The Globe and Mail, Canada's largest newspaper, has announced the appointment of its first ombudsman.
As Craig Silverman reported for Poynter, citing an internal memo from the paper's editor-in-chief John Stackhouse, Sylvia Stead will be the first Globe and Mail public editor, starting on January 23rd.
Stead is currently an associate editor and has been with the paper for many years, serving in a variety of roles from national to executive editor.
"The creation of this position is a major step for the Globe to make us more transparent and accountable to our readers, and to continue to build our most important asset -- credibility -- in the Canadian market," Stackhouse wrote in the memo reported by Poynter.
Newspapers' conduct has recently come under scrutiny as the rapid changes that technology is making possible and some recent bad behaviour by the media - the UK phone-hacking scandal to name just the most famous example - are posing extra challenges to press credibility.
Accountability is a key concern for newspapers on an ethical level but also on a more profane business one: readers buy newspapers they trust and recognise as a credible and legitimate source of news.
The ombudsman role is based on this need for accountability. Appointing an ombudsman is in itself a declaration of a commitment to transparency.
The ombudsman job could vary in its daily tasks but might include investigating complaints from readers and providing adequate responses, acting as a mediator between the paper and the readers and explaining editorial decisions and newsroom practices. Last but not least, ombudsmen monitor the paper's ethical standards.
Asked by Silverman about how her job will be organised, Stead said details haven't been settled yet as she's gathering information "to determine her focus and plans as public editor".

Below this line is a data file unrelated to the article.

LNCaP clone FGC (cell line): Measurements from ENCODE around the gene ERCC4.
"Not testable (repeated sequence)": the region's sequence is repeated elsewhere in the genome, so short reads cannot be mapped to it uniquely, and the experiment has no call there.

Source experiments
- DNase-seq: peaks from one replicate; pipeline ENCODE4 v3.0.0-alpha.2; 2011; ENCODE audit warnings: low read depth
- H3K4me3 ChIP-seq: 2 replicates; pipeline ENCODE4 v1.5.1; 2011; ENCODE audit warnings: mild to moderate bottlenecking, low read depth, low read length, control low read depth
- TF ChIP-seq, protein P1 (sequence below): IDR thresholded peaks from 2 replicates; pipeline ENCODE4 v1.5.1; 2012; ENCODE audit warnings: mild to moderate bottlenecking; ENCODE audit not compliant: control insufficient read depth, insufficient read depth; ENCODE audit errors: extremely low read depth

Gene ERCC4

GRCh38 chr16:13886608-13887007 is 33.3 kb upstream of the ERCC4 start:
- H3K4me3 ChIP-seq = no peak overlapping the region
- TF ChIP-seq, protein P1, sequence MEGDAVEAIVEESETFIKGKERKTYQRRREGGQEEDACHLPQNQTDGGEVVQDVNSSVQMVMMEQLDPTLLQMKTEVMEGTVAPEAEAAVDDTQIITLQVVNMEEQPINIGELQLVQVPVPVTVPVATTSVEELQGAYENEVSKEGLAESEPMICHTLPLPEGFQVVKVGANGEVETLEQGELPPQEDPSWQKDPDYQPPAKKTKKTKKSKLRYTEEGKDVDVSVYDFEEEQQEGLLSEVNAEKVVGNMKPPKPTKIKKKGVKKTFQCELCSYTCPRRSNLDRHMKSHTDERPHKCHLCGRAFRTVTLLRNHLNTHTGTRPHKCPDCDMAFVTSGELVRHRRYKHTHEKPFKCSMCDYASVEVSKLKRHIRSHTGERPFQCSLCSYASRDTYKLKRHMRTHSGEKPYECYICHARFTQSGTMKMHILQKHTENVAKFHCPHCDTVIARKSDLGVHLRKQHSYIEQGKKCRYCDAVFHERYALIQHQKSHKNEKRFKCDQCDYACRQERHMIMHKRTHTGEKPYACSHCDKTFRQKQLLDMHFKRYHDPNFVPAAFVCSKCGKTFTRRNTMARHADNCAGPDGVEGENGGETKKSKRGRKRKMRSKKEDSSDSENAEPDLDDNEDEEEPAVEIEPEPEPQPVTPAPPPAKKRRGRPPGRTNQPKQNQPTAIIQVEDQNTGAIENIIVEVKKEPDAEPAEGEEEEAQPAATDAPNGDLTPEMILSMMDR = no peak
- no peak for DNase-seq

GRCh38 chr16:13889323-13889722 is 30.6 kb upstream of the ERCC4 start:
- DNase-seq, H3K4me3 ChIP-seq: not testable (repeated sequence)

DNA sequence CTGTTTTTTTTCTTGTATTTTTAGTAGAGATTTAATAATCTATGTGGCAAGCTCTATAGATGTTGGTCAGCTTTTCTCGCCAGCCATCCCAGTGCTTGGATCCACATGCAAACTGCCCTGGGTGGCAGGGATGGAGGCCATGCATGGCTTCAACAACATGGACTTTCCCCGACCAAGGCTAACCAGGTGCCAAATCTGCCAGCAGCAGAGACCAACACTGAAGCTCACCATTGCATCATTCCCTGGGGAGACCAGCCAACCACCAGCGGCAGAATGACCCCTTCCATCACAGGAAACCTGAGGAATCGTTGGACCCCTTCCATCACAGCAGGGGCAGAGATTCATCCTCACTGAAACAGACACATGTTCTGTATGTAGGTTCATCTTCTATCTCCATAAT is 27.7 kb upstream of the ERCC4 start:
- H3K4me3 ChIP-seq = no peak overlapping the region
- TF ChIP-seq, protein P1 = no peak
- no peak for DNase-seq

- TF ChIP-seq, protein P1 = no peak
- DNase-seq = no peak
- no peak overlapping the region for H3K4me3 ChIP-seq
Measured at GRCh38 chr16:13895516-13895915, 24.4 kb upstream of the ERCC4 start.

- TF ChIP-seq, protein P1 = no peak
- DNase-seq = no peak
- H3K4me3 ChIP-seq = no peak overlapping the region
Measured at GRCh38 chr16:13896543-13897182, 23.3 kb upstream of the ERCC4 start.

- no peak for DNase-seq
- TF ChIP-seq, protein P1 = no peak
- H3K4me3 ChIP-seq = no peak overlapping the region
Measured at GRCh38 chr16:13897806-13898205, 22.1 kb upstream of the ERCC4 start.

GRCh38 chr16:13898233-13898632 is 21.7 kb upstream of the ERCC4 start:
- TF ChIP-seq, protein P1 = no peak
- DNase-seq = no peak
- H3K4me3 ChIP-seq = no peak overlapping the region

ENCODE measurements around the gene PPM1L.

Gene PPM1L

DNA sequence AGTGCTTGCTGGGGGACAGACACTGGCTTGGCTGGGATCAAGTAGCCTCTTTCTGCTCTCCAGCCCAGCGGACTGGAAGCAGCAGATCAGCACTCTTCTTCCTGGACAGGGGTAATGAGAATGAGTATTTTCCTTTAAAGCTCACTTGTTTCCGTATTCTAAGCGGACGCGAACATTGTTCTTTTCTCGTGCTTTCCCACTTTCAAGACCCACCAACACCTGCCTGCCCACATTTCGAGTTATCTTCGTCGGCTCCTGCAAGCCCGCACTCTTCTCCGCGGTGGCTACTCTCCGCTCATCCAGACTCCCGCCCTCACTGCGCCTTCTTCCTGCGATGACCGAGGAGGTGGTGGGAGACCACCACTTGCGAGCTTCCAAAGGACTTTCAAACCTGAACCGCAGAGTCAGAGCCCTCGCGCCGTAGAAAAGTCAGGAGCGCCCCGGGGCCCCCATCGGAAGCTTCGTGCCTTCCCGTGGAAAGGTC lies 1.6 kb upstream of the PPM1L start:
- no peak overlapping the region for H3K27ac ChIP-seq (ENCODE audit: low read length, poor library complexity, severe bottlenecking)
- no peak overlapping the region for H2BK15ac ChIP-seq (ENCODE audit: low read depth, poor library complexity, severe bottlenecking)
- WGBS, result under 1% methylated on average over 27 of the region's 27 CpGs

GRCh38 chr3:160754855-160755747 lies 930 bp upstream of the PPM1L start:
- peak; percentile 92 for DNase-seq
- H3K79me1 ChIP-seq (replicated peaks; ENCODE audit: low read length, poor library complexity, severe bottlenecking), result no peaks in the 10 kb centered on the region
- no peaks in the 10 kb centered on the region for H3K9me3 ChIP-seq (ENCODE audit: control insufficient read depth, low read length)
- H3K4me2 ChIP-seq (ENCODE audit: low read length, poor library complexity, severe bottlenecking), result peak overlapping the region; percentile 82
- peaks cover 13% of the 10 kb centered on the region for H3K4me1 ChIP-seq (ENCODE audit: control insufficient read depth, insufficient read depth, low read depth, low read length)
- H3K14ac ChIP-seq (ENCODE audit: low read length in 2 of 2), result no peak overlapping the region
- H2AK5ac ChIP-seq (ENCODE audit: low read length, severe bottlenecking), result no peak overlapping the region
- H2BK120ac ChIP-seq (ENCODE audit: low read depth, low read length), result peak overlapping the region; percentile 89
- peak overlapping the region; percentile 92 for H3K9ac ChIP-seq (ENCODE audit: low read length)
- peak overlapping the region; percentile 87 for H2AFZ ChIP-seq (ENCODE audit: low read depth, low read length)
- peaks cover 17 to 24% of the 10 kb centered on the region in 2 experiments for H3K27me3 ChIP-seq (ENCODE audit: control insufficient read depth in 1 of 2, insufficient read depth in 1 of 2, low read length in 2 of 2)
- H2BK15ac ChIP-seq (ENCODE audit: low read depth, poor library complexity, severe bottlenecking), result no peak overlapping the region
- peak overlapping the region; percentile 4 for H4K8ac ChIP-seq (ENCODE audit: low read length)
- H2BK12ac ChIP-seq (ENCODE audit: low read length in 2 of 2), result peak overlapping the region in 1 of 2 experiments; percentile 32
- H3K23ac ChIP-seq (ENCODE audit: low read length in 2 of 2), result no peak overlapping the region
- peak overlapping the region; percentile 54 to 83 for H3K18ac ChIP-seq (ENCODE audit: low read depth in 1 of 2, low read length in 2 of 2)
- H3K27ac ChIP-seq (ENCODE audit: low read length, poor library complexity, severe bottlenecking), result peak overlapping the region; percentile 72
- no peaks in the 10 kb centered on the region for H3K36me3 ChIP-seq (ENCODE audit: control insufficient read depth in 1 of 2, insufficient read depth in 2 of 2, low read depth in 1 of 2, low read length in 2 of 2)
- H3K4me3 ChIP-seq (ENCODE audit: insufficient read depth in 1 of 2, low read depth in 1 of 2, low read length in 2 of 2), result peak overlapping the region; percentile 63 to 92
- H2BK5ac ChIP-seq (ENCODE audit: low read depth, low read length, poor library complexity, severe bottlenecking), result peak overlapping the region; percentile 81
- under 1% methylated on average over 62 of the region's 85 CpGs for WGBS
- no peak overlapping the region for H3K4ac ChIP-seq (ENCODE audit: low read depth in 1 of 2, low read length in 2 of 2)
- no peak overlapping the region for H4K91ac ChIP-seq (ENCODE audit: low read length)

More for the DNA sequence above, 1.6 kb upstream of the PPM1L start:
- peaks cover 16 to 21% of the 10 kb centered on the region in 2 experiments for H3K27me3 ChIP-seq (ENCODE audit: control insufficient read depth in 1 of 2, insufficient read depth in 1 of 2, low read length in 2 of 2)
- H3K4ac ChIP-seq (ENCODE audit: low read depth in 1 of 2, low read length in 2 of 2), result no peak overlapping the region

The current "reader response editor" position, which is the person who now manages complaints, corrections and responses to the Press Council, established in 2007, will continue to exist and will report to the public editor.
Silverman pointed out the fact that Stead will also report to the editor-in-chief as she will have a "dotted-line responsibility to the publisher". This is a departure from what traditionally happens, said Silverman, who is supported by Jeffrey Dvorkin, Executive Director of the Organization of News Ombudsmen and former NPR ombudsman, who is quoted in the article. It's rare for a public editor to report to the editor-in-chief, Silverman commented.
The effectiveness of the ombudsman position requires that the ombudsman have real and effective power of action, resulting notably in his or her complete independence.
"The first essential quality that the ombudsman needs to have is independence. He/she needs to absolutely define himself/herself as an independent agent for the public", Jeffrey Dvorkin said to WAN-IFRA in an interview published in the Trends in Newsroom 2011 report.
This independence has to be on a two levels, Dvorkin continued: it involves the freedom to investigate and report within the newsroom and within the management.
Debates recently arose about whether state regulation, rather than a self-regulated approach, would be more successful on stemming the tide of lost credibility that the press is experiencing on the wave of the UK phone-hacking scandal.
As our sister publication SFN Blog recently analyzed, a third way has been considered. UK culture secretary, Jeremy Hunt has in fact suggested the creation of an independent regulatory body with strong powers of action. The body would enhance the current Press Complaint Commission which has proven to be somewhat ineffective.
Some blamed the fact that membership of the PCC is voluntary as a reason for its weakness.
The PCC greatest sanction is a critical adjudication which relies on a moral sanction.
A voluntary basis for membership perhaps will not work on a higher level which involves the whole country's newspaper industry but it has a fundamental role to play in a paper's decision to create a position which implies willingness to show readers the paper's commitment to transparency. It's a message to the reader community and a commitment to more rigorous standards.
Sources: Poynter, SFN Blog, Trends in Newsroom 2011